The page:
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HomeGeopolitical CompassEast AsiaAt age one hundred, Chinese Communist Party is both the authoritarian world...

At age one hundred, Chinese Communist Party is both the authoritarian world champion—and vulnerable

Author: Frederick Kempe

Affiliation: CEO of the Atlantic Council

Organization/Publisher: Atlantic Council

Date/Place: June 27, 2021/USA

Type of Literature: Article

Word Count: 1900 


Keywords: China, United States, Communist Party, Economy


On the 100th anniversary of the founding of the Communist Party of China, the writer highlights China’s course by reviewing a group of articles in various international newspapers. The Chinese president today is turbulent and appears nervous about the future, in contrast to the authoritarian achievements in China. Meanwhile, systemic competition unfolds in our time by two different world systems that are competing globally, led by the US and China. Despite criticisms leveled against the burgeoning Chinese system, it has shown relentless flexibility as it overcame the crises that afflicted it since the Mao Cultural Revolution in 1966 and the Corona crisis in 2019, and many more. Meanwhile, democratic societies are facing an apparent decline, as was confirmed by the storming of the US Capitol building after the 2020 elections. The writer sees Xi’s policy of change—both internally and externall—as influenced by his conviction that the US and Western democracies are in a state of relative decline. Fearing a collapse like the experience of the Russian Communist Party, Xi seeks to consolidate his grip and absolute power within the party and the state. The Economist believes that the Chinese Communist Party’s control of affairs in China for 73 years without returning the reins to the people’s will is not new, as the many dictatorial regimes that preceded had governed in this manner and for even longer years. The biggest threat to Xi comes from within the party, especially around the possibility of succession. Brian Deese, director of Biden’s National Economic Council, argues that the US needs a 21st-Century industrial strategy to compete with China, one that is feasible but not protectionist, and built on five fundamental pillars: supply chain resilience, targeted public investment, public procurement, climate resilience, and equity to overcome the obstacles encountered.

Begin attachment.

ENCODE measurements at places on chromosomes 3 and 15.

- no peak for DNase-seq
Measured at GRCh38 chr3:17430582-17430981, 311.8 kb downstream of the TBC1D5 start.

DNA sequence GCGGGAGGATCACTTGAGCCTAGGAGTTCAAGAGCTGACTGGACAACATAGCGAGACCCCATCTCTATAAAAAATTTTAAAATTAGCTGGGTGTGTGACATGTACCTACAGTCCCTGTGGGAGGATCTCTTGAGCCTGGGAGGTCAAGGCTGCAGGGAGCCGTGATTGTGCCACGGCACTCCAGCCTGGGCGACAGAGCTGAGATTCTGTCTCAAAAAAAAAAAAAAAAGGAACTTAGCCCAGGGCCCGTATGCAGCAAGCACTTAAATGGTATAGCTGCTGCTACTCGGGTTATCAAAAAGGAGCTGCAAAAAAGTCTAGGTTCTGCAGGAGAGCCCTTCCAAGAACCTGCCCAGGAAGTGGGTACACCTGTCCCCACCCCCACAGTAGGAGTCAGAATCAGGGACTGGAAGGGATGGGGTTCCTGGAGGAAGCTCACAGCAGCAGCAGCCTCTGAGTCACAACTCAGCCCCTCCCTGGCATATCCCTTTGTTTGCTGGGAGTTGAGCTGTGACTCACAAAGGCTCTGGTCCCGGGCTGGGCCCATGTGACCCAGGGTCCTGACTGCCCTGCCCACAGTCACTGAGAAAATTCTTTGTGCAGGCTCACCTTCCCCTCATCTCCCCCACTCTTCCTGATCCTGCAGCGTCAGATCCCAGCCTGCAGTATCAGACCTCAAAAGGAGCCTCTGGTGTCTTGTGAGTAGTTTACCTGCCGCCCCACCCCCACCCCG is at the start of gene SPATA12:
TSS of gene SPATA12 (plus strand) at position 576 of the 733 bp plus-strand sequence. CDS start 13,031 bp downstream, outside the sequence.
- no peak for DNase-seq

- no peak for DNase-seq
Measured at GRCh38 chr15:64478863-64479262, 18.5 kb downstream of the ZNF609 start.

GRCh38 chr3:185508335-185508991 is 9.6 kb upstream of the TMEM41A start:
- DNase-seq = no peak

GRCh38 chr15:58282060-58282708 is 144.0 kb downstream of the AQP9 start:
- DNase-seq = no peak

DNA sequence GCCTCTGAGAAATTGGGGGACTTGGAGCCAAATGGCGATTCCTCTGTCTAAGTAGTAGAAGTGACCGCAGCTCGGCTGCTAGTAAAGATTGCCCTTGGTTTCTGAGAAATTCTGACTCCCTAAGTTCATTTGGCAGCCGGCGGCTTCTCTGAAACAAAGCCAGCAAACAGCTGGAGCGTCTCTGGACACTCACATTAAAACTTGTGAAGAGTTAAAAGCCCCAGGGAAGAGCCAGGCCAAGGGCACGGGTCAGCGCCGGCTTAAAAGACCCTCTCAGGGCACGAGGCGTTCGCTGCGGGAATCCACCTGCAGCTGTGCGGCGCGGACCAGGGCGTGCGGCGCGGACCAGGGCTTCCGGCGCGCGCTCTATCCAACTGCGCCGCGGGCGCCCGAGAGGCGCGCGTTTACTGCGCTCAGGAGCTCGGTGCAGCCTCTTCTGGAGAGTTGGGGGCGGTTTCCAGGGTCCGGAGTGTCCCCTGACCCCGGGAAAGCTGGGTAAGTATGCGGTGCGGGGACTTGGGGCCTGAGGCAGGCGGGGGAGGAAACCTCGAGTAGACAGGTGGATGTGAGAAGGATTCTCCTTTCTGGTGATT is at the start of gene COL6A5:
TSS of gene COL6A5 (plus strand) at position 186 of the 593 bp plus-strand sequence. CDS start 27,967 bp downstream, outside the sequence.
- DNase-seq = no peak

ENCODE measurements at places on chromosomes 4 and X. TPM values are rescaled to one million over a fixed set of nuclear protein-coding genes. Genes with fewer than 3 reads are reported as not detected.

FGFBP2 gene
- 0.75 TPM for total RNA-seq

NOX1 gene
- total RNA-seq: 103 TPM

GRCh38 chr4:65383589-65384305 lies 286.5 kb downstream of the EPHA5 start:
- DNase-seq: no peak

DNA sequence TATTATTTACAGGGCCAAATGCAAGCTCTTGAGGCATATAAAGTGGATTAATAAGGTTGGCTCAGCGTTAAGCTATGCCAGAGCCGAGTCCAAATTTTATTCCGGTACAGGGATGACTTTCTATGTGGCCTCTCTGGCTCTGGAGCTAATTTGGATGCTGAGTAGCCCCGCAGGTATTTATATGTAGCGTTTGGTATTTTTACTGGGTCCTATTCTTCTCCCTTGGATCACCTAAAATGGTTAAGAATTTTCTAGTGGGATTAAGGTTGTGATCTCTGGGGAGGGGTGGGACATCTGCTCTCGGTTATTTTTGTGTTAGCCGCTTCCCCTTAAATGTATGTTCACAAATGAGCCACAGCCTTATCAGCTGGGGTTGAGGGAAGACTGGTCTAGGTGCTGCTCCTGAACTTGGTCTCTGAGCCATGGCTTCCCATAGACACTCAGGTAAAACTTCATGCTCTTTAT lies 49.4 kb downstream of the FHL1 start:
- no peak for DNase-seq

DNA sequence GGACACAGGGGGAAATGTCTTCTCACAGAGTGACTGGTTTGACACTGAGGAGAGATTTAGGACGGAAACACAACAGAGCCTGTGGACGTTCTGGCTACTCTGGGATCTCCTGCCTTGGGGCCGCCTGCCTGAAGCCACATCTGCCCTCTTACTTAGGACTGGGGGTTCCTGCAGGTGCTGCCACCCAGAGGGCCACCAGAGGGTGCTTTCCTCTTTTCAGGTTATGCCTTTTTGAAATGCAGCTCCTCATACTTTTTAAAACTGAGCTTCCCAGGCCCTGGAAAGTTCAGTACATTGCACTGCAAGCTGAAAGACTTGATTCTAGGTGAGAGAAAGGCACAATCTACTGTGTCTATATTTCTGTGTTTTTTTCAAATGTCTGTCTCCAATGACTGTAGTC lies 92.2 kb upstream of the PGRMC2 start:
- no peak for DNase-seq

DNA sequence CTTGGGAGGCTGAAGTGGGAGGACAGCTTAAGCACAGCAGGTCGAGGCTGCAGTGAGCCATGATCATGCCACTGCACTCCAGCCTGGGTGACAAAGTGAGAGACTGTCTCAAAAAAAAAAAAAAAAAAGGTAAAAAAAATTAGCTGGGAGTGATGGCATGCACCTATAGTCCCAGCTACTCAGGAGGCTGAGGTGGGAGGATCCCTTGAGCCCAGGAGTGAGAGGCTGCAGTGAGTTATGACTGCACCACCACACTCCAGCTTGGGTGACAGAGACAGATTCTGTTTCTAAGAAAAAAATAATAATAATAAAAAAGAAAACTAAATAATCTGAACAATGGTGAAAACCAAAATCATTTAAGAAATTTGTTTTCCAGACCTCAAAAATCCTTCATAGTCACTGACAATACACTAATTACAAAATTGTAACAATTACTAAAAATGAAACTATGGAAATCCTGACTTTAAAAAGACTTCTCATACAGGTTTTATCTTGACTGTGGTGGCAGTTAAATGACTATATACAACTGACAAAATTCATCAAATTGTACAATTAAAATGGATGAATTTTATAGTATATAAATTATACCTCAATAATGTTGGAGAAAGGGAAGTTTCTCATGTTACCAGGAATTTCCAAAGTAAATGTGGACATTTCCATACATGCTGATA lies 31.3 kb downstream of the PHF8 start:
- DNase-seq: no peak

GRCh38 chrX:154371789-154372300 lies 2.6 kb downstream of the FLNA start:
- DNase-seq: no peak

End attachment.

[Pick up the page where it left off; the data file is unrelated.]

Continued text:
By: Taqwa Abu Kmeil, CIGA Research Assistant



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